Another multimillion dollar jury verdict against Amtrak stemming from 2017 derailment
Another passenger badly injured in the Amtrak train derailment south of Tacoma nearly two years ago will collect big-time damages. But suing Amtrak like this suburban Seattle woman did will no longer be an option after future crashes.
An eight-member federal court jury on Wednesday ordered Amtrak to pay Madeleine Garza of Maple Valley, Washington, $4.5 million for pain, suffering and possible future disabilities. Garza received spinal injuries and broke her pelvis during the derailment of the speeding Amtrak Cascades train, which was traveling from Seattle to Portland.
Garza was an 18-year-old community college student at the time. She was riding in the middle of the train in one of the cars that tumbled from a freeway overpass and flipped over on Interstate 5 near DuPont.
"Maddie was thrilled with the verdict," said Garza's lead attorney, Darrell Cochran, after leaving the courthouse in Tacoma. "In particular, she is thrilled to put this dark chapter behind her and continue moving forward to enjoy life."
Her civil lawsuit was the second to go to a jury stemming from the catastrophic crash on Dec. 18, 2017. Wednesday's verdict followed a nearly $17 million jury award in early September. Two badly injured men and the wife of one of them will split that.
In total, more than 35 people have sued Amtrak for damages connected to the derailment in which three people died and more than 60 were injured. At least one case involving an injured technician for train maker Talgo settled under terms that were kept private.
The next Amtrak derailment-related personal injury lawsuit trial starts next week in Tacoma. The plaintiff in that case is a freeway driver whose car was partially crushed by a falling rail car.
Amtrak conceded negligence for the DuPont wreck at the outset of the first trial and in Garza’s case. So, the testimony this week and last focused on Garza's injuries and recovery. In this month's cases and the bellwether one, U.S. District Court Judge Benjamin Settle allowed the plaintiffs to ask for compensatory damages, but ruled that their attempts to seek additional punitive damages were not permitted under the laws governing Amtrak.
Early this year, Amtrak changed the terms and conditions for ticket purchases to require mandatory arbitration for passenger claims -- up to and including serious injuries and wrongful death. So, if there is another catastrophic derailment in the future, you won't see a parade of lawsuits in federal court like there is now.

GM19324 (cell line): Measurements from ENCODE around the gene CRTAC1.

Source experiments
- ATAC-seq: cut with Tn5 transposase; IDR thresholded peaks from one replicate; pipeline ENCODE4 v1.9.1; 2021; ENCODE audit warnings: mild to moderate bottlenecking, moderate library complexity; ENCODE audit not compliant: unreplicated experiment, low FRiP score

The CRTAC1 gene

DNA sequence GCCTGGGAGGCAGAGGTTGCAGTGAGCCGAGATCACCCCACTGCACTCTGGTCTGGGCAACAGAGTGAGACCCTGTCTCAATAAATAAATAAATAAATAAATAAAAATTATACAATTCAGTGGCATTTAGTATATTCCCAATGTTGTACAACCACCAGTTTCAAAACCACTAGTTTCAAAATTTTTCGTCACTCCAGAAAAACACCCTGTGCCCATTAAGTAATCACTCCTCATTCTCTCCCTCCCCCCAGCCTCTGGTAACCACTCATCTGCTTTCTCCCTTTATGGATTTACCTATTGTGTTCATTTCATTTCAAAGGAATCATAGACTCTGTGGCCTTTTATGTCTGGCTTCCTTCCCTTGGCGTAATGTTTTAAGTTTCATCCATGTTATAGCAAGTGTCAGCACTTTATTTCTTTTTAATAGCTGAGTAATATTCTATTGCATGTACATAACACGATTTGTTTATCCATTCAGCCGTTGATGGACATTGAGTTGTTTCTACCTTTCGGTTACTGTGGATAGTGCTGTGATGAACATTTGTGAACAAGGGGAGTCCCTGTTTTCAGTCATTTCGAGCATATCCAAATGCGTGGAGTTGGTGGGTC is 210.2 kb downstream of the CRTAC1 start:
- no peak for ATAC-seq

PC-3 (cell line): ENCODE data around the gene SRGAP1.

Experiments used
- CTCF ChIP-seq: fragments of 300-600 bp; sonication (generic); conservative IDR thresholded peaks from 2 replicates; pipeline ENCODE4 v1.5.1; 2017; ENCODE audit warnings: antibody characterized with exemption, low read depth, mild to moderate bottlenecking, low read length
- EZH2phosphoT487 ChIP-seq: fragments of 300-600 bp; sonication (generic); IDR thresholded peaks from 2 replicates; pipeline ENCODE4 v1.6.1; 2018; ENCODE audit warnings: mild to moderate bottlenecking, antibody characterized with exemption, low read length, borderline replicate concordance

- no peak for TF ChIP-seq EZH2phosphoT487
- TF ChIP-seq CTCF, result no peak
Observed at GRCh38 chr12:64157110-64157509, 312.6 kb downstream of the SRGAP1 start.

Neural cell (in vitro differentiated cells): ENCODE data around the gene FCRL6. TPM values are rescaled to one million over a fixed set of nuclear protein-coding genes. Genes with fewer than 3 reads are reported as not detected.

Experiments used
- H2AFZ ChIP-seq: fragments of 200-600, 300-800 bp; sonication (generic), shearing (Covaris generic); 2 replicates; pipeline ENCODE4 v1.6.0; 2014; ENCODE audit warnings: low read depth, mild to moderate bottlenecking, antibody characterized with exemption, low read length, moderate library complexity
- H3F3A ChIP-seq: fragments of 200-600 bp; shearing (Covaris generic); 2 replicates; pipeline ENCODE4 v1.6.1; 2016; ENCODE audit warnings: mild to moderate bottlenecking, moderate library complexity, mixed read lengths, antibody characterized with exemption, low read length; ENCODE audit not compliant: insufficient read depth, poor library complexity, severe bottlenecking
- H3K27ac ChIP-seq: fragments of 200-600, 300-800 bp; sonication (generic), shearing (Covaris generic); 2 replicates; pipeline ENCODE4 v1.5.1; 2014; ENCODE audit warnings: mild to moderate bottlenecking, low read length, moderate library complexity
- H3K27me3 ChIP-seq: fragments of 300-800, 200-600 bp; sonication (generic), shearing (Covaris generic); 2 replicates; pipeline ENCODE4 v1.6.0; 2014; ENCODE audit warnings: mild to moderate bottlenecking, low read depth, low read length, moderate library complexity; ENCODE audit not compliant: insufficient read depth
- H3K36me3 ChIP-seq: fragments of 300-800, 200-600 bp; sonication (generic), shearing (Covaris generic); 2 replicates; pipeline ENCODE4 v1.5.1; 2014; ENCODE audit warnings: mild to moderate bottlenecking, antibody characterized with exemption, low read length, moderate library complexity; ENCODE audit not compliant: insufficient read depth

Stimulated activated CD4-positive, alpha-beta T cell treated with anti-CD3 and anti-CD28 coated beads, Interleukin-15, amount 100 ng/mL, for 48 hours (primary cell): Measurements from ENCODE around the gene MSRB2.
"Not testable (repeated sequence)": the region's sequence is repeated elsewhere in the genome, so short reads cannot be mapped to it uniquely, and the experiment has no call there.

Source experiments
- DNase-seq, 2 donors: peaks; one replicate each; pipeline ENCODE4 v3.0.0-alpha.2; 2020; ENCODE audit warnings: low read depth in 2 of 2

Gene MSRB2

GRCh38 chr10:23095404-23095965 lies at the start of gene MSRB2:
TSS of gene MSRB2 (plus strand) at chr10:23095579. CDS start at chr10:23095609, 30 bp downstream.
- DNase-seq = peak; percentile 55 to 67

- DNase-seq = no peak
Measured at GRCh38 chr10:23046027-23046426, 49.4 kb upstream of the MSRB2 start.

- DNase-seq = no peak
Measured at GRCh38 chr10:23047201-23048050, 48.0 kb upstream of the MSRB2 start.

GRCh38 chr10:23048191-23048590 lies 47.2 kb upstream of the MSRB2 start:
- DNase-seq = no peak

During a Congressional oversight hearing on Capitol Hill Wednesday, House Transportation Committee Chair Peter DeFazio (D-Oregon) asked Amtrak CEO Richard Anderson about the appropriateness of the "pretty tough" arbitration clause.
Anderson replied that the legal language his railway adopted is fairly standard in corporate America these days.
"Arbitration actually is faster," Anderson told DeFazio. "It gives all the same remedies."
"We want to be a customer-friendly railroad," Anderson continued. "But at the same time we want to have an efficient, lawful method for promptly and fairly resolving any passenger claims."
Trial lawyer groups dislike the spread of mandatory arbitration in ticket contracts because they believe the clauses reduce transparency, shield negligence from disclosure, preclude class actions and can result in smaller payouts to victims.
A final investigation report released by the National Transportation Safety Board earlier this year found the Amtrak Cascades wreck could have been prevented. The immediate cause of the derailment was that the locomotive engineer failed to slow the train ahead of a sharp curve, but the NTSB cited crew training deficiencies and numerous other risk mitigation steps that the board said Amtrak, track owner Sound Transit and the Washington State Department of Transportation should have taken.
During Wednesday's Congressional hearing, Anderson touted improved safety including the implementation of an automated emergency braking system that federal regulators have long wanted. The technology, formally known as positive train control, is now operational on all passenger trains in the Pacific Northwest.
"If you look across our safety statistics, we had significant improvement in all of the key safety metrics across Amtrak" over the past year, Anderson told the House committee.
An Amtrak spokesperson did not have an immediate comment on the jury verdict later in the day Wednesday.
The deadly derailment happened on what was to be the first day of more frequent Amtrak service between Seattle and Portland. Washington state was all set to subsidize six daily roundtrips -- up from four -- using a new, faster bypass route south of Tacoma.
WSDOT rail division director Ron Pate has told public radio and state legislators that the ratcheted-back service will remain on the older, congested routing along the Puget Sound shoreline until his agency and Amtrak can acquire replacement railcars that meet the latest safety standards.
Pate said there is also more work to do to convince the communities on the bypass route -- chiefly Lakewood and DuPont -- that a resumption of faster train trips can be operated safely. This summer, the Pierce County Council and Lakewood City Council voted unanimously to oppose resumption of fast rail service on the Point Defiance Bypass until all 26 NTSB-recommended safety improvements are made.
The number of outstanding issues makes it unlikely that passenger-carrying Amtrak Cascades trains will return to the line where the 2017 derailment occurred any sooner than next spring.